In a promotional video, the company uses several images of Native children in traditional dance regalia. One shot is of a Native American toddler playing on the ground, surrounded by cannabis plants. Still, the company insists that they are only marketing weed’s benefits to adults. “Cannabis is not good for a developing brain” Rodriguez says. “The science is clear on that, and for anybody to be marketing cannabis to young people is irresponsible.”
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In its first year, UltraHealth’s presence at the Gathering was minimal. All they had was a burlap tent, tucked behind food vendors, with the UltraHealth and High Times logos on it. But the booth remained empty all weekend, with no staff present and nothing to see inside.
Rodriguez later confirmed that the company had intended to display a cannabis plant and offer promotional materials, but the idea got botched by an ongoing dispute between UltraHealth and the New Mexico Department of Health. Last September, UltraHealth brought a non-flowering cannabis plant to the New Mexico State Fair. By the end of the day, the DOH ordered that they remove the plant because, they said, it constituted drug paraphernalia. They also ordered that all New Mexico UltraHealth locations be closed for five consecutive business days as punishment.
UltraHealth appealed the case, and filed a federal suit against EXPO New Mexico officials, claiming that they unconstitutionally limited the company’s rights to free speech and expression. They anticipate trial later this summer.
“We decided to leave the plant behind this time because we didn’t want to cause any trouble,” Rodriguez says.
The New Mexico Tourism Department decreased their usual funding contribution for the Gathering this year. Rodriguez said that it “seemed implied” that this was due their disdain for the UltraHealth partnership. The Gathering of Nations founders, Derek and Lita Matthews, declined to comment on the funding mishap, or on anything else regarding UltraHealth. The New Mexico Tourism Department didn’t address questions about any grievances about UltraHealth’s involvement with the powwow. “The Gathering of Nations is one of our New Mexico True treasures,” the Department says, adding that they sustained budget cuts this year, and had less ability to formally sponsor events.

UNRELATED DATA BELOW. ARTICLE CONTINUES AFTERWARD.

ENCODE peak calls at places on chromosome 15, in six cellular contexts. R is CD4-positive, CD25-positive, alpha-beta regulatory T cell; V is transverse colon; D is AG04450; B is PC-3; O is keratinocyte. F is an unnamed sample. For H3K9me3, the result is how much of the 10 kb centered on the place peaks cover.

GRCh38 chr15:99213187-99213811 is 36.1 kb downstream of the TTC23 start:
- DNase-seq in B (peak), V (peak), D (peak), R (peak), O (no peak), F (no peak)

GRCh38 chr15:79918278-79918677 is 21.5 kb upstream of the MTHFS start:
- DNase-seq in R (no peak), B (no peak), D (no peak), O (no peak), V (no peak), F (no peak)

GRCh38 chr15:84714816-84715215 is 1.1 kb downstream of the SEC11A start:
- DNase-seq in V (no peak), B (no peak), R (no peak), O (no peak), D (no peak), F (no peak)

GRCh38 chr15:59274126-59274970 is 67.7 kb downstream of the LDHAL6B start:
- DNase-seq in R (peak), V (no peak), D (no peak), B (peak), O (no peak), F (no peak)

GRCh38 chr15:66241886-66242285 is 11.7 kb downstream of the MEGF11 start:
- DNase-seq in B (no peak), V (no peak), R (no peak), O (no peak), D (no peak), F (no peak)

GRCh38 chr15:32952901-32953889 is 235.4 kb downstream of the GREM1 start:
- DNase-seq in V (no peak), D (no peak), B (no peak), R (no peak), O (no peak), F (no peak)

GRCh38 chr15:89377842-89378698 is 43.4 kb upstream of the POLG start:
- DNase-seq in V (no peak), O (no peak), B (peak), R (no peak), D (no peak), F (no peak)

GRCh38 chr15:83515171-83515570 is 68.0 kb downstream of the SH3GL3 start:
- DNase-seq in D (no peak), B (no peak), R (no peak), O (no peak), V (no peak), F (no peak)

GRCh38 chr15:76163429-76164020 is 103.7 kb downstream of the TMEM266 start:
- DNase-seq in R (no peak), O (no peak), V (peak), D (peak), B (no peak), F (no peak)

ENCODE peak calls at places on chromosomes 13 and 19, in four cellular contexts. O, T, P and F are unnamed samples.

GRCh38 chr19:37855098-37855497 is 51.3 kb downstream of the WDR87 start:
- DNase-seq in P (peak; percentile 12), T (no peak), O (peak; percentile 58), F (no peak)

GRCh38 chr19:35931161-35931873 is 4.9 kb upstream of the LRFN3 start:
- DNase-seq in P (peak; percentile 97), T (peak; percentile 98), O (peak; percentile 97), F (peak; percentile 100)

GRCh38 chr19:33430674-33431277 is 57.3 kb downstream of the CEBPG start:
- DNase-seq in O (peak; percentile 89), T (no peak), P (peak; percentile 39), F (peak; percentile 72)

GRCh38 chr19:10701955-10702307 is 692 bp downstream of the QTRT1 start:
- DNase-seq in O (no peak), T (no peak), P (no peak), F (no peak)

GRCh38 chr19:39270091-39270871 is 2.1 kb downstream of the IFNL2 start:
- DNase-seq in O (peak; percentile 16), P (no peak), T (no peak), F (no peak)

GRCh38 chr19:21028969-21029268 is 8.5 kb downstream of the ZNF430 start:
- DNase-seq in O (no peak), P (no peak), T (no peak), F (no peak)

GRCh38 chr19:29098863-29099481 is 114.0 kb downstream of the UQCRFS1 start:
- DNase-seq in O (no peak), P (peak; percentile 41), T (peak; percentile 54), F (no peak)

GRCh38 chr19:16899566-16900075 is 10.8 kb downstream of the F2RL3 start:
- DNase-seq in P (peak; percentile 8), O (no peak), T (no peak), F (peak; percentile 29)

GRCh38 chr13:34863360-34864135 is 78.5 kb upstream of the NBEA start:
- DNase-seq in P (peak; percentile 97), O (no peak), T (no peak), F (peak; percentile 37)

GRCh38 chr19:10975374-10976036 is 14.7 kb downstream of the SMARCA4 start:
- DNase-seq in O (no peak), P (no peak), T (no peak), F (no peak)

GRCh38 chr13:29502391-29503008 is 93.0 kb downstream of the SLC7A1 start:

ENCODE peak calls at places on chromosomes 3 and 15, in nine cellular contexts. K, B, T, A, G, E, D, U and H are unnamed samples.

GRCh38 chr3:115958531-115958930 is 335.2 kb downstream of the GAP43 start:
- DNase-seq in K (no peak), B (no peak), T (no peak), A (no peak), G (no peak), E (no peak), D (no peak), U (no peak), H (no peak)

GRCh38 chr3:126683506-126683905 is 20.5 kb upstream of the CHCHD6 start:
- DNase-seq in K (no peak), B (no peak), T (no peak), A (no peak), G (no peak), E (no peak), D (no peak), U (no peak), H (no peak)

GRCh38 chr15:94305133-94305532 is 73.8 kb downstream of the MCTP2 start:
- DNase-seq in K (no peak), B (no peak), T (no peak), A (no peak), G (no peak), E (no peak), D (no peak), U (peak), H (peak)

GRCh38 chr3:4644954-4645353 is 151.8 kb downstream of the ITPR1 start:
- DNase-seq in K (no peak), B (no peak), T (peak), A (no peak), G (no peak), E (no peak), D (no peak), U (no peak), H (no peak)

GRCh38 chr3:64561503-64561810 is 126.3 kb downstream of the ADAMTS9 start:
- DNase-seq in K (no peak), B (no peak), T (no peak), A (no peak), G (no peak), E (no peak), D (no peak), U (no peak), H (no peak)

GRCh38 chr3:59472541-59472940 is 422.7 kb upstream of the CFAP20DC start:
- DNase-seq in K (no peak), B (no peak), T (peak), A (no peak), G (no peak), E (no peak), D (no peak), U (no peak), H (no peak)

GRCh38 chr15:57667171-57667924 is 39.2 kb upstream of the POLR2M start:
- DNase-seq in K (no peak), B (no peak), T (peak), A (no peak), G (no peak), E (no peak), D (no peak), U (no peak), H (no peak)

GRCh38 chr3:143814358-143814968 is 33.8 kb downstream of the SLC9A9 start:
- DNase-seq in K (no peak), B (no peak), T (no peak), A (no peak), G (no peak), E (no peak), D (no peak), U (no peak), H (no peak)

UltraHealth intends to resolve their dispute with the State, and Rodriguez is confident that by next year, they will have the freedom to display much more cannabis marketing materials at the Gathering, including actual plants for people to “get comfortable with.”
Rodriguez says he once heard that one Pueblo community found ancient marijuana seeds in their land, and suggested the possibility of a far-reaching historical tie between Native communities and cannabis that somehow became severed over the years. Newbreast disagrees. “In my lifetime and my 35 years working in public health across Native country, I’ve never seen anybody use cannabis for ceremony,” she says. “I’ve seen peyote, and in a ceremonial context, that can do a lot of good. But I’ve also seen it abused.”
Newbreast also has seen friends of hers benefit from medical marijuana, and agrees that if distributed properly, in the right context, it could be appropriate. “When it comes to any sort of medicine, whether pain pills or cannabis or tobacco, it has to be administered with compassion,” she believes. “In order for it to help, it has to be done with love.”